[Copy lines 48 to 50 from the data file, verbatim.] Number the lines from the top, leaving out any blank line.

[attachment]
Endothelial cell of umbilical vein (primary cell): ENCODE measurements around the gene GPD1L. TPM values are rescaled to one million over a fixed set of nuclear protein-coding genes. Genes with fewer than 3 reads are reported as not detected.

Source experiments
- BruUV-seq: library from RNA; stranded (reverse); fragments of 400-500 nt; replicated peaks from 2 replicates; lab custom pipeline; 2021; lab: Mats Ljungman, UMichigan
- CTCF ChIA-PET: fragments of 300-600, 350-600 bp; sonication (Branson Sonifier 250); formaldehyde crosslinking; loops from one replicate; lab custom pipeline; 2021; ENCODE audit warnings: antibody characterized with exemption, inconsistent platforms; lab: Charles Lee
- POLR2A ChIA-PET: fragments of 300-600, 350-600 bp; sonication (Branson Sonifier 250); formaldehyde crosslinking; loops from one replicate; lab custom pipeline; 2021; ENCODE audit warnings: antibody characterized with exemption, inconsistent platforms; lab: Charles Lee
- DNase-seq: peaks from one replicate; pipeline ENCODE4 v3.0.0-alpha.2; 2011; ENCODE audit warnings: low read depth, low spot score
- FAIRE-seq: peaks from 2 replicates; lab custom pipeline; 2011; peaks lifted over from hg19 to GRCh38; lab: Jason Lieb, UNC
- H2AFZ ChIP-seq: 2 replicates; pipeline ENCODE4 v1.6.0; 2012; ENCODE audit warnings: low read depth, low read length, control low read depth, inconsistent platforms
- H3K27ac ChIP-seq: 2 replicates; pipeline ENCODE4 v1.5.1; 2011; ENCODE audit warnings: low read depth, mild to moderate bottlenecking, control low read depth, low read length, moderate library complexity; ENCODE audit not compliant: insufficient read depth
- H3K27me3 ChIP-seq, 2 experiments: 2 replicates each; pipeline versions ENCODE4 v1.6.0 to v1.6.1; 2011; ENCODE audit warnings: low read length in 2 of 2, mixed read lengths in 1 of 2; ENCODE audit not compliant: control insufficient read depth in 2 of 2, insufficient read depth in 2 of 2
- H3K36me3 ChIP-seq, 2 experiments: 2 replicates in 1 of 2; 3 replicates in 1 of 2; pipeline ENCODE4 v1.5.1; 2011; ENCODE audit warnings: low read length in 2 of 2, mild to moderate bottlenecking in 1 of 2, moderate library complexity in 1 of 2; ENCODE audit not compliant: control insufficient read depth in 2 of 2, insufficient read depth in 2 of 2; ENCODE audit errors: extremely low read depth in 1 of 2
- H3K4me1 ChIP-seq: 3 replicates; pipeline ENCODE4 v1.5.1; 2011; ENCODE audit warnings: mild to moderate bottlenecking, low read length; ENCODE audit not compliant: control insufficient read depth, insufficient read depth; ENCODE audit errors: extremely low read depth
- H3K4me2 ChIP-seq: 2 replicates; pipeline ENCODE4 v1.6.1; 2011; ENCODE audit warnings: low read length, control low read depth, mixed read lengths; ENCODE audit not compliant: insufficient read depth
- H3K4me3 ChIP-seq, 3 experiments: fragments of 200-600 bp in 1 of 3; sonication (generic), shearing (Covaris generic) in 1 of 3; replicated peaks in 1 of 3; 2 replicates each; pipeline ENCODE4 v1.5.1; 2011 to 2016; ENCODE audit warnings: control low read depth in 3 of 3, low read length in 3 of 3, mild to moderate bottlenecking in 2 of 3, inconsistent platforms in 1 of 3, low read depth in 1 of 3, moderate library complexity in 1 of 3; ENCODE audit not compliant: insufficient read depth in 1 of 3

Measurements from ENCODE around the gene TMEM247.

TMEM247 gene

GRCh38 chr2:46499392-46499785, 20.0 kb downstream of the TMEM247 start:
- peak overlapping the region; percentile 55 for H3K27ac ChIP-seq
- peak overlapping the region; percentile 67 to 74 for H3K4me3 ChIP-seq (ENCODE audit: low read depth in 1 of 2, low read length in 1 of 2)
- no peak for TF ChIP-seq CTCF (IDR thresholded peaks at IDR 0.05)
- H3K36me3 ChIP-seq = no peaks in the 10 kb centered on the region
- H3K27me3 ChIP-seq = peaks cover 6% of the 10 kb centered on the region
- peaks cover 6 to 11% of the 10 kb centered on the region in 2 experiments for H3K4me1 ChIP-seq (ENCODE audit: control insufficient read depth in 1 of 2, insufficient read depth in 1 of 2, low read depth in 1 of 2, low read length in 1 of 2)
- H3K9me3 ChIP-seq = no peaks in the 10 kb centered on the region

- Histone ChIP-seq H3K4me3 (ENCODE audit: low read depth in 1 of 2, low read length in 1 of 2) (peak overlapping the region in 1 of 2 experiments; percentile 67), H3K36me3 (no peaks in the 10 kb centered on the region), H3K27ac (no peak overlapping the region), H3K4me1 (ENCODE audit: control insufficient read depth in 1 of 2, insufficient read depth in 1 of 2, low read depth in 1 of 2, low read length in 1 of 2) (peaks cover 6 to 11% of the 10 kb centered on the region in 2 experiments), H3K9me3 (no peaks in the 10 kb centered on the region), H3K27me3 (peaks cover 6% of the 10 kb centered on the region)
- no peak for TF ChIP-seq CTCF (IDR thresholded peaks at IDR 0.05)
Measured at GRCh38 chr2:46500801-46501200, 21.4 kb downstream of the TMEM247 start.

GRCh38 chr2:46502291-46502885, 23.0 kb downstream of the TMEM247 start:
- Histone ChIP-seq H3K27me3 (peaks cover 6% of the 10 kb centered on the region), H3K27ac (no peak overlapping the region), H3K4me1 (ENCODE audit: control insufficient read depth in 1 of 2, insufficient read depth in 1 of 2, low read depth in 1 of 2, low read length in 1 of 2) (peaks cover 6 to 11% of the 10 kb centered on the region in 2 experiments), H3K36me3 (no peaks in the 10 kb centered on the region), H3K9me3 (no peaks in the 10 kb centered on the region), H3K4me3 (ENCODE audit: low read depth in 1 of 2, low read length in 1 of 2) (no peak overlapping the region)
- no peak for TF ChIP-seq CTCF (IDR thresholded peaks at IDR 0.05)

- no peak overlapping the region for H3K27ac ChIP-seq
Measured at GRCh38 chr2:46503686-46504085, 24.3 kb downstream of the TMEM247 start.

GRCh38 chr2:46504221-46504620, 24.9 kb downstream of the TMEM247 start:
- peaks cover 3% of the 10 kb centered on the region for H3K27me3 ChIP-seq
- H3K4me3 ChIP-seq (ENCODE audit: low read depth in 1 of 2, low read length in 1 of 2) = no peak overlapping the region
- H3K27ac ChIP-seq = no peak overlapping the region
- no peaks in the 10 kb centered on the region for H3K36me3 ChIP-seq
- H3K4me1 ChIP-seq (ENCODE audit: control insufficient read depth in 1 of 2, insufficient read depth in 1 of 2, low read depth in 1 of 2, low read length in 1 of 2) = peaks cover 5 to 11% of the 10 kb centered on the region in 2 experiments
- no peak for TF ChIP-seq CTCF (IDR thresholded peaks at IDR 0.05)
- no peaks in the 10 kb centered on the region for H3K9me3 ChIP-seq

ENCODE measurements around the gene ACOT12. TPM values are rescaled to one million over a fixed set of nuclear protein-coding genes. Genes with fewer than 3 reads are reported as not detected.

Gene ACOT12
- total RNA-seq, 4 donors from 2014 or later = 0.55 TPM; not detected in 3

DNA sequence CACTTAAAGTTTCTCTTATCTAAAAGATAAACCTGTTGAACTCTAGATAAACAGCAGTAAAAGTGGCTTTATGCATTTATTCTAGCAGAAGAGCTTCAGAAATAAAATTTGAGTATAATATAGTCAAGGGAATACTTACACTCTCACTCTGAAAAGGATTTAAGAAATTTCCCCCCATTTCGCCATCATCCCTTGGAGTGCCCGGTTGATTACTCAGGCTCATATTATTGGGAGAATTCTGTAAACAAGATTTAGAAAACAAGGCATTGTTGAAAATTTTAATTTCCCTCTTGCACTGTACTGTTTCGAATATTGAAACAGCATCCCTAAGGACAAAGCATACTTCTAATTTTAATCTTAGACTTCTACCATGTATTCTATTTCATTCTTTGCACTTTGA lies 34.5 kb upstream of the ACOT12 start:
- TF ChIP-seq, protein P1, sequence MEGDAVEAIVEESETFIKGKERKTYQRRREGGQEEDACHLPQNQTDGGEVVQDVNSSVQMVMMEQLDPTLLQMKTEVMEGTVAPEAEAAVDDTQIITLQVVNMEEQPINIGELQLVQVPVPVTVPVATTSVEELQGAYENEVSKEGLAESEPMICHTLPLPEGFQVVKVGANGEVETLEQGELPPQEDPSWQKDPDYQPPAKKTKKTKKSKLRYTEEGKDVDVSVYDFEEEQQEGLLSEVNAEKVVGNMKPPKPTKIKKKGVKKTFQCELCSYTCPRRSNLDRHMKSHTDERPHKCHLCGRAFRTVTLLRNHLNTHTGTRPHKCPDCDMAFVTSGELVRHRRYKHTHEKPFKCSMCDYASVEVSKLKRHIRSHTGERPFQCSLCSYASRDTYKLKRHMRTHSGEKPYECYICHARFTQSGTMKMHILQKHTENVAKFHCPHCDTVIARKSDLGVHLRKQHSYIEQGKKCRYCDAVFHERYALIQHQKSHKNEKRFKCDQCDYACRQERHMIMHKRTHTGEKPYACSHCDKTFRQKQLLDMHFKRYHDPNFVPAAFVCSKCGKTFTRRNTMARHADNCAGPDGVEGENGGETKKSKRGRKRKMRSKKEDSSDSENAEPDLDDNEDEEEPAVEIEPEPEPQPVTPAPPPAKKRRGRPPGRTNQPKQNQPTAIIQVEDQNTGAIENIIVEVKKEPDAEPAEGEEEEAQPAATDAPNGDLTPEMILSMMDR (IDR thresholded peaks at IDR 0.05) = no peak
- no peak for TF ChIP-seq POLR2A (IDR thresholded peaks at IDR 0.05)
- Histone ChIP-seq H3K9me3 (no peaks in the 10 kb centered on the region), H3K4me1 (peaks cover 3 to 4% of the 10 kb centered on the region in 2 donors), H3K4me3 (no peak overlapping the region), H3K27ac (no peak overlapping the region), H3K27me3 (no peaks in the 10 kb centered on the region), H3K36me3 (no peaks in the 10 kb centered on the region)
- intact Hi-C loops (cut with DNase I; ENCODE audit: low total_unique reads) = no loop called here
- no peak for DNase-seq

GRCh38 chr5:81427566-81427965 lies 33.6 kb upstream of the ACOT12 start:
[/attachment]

- intact Hi-C loops (cut with DNase I; ENCODE audit: low total_unique reads) = no loop called here
- no peak for DNase-seq

GRCh38 chr5:81427566-81427965 lies 33.6 kb upstream of the ACOT12 start: